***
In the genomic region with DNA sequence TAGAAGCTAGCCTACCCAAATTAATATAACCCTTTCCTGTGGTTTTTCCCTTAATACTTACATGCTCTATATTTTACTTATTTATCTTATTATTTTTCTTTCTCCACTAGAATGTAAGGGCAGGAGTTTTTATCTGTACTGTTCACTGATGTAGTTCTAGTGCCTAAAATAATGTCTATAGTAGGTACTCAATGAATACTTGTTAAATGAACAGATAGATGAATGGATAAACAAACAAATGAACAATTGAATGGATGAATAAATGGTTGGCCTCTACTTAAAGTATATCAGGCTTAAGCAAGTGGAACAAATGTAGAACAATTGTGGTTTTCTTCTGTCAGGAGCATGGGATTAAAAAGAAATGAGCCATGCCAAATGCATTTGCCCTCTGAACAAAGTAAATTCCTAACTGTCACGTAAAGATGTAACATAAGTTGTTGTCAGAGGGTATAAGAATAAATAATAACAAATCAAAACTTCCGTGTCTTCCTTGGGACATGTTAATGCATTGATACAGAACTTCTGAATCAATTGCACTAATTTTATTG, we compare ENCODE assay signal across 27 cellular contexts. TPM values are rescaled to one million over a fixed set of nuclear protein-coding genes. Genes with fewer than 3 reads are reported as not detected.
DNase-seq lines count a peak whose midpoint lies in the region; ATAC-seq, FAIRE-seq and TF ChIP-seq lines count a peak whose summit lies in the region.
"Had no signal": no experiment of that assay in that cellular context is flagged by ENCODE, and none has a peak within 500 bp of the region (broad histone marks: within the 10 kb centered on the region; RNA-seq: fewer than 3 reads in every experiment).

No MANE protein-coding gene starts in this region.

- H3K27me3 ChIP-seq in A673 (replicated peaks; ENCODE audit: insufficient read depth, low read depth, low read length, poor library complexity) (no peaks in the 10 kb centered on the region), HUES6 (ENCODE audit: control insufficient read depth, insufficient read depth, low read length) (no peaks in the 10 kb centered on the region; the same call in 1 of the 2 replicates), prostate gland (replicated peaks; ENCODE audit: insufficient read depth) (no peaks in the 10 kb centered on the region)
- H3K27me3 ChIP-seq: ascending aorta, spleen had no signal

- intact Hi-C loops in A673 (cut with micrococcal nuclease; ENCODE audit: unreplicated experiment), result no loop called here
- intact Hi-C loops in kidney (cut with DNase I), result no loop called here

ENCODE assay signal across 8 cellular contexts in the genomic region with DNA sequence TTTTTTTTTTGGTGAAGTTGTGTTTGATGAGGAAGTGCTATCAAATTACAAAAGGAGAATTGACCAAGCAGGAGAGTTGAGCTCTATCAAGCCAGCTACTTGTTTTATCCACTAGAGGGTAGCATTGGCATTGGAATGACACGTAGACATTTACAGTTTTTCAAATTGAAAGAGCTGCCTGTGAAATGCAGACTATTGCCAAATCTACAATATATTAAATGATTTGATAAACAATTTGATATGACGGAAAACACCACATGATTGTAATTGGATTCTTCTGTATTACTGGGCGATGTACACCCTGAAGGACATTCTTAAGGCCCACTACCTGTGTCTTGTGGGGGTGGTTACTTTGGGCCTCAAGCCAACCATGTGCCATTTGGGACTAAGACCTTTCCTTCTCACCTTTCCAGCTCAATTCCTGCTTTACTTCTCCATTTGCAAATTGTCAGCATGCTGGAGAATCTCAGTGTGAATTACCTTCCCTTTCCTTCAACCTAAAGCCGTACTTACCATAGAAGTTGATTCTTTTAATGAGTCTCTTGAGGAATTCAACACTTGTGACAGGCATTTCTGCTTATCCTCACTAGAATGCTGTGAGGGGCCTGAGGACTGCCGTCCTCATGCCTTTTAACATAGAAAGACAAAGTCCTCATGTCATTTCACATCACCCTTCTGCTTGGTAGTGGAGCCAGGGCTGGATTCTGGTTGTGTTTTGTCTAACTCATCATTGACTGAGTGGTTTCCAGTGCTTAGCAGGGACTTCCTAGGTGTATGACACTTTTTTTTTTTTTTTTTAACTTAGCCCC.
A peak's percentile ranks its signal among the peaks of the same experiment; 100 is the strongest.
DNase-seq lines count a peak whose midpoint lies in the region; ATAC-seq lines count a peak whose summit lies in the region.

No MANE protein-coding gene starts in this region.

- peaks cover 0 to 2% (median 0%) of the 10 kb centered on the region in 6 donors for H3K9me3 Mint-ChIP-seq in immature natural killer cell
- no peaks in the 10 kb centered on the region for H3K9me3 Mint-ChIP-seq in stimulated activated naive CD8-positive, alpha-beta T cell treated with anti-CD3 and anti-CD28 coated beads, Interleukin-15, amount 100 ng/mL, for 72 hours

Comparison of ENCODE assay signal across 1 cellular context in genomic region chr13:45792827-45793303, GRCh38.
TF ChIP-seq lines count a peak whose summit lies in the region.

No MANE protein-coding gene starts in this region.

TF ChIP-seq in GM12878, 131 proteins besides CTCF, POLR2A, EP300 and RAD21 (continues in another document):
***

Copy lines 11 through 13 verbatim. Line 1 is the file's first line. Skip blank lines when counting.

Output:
DNase-seq lines count a peak whose midpoint lies in the region; ATAC-seq lines count a peak whose summit lies in the region.

No MANE protein-coding gene starts in this region.

- peaks cover 0 to 2% (median 0%) of the 10 kb centered on the region in 6 donors for H3K9me3 Mint-ChIP-seq in immature natural killer cell